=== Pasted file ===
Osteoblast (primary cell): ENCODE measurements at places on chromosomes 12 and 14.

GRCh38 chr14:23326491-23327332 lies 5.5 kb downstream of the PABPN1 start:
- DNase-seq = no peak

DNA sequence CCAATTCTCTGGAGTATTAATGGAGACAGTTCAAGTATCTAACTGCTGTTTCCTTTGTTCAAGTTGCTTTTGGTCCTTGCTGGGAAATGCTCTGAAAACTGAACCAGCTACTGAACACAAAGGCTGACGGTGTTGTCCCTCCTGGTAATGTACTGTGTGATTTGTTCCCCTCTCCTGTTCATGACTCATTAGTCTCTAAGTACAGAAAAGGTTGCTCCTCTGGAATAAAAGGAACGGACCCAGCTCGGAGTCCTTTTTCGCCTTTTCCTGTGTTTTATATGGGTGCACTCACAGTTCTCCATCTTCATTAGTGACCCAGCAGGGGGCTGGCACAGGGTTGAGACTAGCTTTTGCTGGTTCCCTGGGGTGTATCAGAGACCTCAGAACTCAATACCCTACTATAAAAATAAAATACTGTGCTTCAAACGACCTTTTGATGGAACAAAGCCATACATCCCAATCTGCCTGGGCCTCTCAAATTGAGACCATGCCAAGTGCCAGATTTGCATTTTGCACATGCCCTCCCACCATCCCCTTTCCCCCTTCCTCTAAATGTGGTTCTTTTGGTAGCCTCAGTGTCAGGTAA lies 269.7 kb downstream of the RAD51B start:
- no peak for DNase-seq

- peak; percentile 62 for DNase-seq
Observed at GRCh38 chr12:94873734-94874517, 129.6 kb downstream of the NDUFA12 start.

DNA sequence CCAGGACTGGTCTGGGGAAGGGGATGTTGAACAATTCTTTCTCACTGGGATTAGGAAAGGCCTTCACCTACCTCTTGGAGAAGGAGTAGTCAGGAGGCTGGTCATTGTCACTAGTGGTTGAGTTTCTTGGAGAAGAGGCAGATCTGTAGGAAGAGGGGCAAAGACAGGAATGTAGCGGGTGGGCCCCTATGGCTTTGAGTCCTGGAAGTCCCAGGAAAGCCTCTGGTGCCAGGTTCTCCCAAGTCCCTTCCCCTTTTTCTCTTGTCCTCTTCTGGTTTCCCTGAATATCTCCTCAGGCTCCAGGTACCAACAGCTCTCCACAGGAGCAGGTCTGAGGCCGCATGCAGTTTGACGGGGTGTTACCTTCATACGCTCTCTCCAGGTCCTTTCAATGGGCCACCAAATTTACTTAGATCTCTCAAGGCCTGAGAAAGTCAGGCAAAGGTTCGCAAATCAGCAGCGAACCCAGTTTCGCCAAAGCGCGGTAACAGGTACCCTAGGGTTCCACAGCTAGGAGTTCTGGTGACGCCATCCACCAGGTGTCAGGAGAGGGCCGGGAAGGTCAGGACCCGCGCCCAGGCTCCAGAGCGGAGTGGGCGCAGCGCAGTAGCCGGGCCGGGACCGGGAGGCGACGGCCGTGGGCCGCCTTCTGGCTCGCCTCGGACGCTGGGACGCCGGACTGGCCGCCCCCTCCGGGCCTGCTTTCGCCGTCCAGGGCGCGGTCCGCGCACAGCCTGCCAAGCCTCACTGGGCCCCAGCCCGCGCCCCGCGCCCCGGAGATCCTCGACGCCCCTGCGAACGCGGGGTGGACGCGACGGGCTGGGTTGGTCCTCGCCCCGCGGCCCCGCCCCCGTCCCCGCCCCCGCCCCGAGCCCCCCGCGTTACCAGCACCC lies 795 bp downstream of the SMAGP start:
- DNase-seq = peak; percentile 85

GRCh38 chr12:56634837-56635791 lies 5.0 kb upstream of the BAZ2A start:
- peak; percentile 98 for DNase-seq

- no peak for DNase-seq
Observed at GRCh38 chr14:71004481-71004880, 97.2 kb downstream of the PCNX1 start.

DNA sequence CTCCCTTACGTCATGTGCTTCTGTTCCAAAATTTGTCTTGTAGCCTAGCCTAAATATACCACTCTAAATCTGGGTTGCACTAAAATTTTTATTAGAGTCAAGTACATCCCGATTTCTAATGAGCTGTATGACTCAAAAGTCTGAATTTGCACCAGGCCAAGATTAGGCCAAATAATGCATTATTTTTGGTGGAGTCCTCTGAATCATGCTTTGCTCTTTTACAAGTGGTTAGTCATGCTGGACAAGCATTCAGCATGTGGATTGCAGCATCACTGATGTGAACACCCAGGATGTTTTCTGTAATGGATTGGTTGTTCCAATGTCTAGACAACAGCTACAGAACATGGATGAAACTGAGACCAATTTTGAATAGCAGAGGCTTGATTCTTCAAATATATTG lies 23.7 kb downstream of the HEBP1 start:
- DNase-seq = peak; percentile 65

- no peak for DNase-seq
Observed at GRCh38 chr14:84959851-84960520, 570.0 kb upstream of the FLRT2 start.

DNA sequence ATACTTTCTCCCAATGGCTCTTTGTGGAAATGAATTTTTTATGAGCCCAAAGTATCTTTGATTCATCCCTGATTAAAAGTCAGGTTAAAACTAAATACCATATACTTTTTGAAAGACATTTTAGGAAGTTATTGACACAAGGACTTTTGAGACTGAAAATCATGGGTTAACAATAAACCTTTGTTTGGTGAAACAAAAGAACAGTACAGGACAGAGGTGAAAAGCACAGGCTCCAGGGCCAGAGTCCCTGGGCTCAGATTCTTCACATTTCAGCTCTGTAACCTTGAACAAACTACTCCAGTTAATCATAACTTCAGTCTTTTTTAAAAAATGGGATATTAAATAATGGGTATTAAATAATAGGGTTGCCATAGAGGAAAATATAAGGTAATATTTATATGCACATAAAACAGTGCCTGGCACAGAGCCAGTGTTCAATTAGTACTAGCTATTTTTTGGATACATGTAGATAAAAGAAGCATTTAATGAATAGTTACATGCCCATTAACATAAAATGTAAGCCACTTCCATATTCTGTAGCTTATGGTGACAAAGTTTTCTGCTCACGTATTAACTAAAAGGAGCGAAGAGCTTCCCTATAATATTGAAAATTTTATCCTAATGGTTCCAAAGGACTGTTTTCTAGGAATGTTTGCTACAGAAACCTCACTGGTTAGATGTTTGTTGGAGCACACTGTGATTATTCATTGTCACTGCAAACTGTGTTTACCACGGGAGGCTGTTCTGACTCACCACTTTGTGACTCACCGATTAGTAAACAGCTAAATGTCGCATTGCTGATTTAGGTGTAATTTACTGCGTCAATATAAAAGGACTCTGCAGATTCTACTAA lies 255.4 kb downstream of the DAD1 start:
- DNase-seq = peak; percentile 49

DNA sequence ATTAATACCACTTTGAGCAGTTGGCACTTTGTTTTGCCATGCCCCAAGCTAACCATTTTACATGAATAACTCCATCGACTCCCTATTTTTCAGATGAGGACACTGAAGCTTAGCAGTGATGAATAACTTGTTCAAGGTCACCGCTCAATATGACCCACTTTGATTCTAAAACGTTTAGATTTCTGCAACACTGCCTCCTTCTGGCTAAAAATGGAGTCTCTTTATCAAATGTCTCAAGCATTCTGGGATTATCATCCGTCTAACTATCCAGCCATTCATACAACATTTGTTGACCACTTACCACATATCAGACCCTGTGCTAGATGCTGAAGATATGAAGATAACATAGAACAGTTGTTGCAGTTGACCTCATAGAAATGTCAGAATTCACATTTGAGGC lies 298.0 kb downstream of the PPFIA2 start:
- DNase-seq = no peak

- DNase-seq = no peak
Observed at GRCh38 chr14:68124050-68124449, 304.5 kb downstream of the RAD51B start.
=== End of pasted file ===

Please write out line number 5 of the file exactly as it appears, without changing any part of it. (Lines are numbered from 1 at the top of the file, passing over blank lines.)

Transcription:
- no peak for DNase-seq